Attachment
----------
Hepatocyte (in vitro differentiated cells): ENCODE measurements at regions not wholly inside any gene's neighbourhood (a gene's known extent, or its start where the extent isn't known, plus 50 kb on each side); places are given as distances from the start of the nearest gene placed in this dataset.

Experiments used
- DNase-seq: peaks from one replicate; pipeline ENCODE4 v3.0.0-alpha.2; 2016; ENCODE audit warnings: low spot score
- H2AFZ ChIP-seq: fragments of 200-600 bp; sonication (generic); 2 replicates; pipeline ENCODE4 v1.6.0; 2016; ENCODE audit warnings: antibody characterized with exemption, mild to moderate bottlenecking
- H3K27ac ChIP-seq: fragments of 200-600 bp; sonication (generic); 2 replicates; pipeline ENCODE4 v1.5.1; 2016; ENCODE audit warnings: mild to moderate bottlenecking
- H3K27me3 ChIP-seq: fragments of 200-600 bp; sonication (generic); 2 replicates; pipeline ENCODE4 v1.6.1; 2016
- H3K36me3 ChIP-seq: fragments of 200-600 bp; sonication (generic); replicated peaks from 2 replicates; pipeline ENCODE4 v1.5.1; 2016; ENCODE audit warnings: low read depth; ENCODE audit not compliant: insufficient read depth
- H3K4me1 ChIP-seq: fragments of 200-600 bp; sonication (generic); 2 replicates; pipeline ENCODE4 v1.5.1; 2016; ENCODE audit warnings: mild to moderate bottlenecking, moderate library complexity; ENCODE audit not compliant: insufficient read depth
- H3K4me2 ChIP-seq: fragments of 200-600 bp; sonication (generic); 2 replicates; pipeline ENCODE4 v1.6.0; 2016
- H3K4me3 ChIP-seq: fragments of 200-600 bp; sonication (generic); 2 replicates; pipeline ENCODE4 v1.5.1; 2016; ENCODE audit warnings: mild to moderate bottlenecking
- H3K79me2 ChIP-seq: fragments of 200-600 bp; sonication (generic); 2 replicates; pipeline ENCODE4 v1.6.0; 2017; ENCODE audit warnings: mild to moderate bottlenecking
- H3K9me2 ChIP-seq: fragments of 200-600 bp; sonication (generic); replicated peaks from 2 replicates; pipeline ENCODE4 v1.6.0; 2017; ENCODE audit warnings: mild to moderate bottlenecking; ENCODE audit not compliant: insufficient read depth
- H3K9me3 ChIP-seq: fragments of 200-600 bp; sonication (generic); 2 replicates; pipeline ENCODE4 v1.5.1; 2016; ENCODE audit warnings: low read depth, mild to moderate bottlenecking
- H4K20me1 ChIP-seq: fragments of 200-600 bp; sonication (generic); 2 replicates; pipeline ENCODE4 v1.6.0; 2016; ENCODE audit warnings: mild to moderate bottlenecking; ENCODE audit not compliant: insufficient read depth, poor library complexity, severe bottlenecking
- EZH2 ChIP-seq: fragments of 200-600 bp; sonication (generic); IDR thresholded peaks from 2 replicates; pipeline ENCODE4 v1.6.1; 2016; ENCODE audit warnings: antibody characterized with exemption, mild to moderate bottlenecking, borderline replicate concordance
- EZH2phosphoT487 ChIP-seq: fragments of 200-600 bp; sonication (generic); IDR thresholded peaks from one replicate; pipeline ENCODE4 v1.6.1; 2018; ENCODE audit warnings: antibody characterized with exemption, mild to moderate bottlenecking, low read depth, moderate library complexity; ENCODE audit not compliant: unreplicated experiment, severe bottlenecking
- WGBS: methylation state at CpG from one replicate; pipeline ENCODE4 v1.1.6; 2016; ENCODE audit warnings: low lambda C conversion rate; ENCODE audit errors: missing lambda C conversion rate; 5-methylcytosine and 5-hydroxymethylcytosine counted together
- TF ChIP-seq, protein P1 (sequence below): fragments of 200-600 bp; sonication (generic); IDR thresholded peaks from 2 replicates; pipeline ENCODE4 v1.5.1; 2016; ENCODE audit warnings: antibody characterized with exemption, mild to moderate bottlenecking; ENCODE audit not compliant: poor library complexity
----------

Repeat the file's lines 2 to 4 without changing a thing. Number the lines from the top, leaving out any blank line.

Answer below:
Experiments used
- DNase-seq: peaks from one replicate; pipeline ENCODE4 v3.0.0-alpha.2; 2016; ENCODE audit warnings: low spot score
- H2AFZ ChIP-seq: fragments of 200-600 bp; sonication (generic); 2 replicates; pipeline ENCODE4 v1.6.0; 2016; ENCODE audit warnings: antibody characterized with exemption, mild to moderate bottlenecking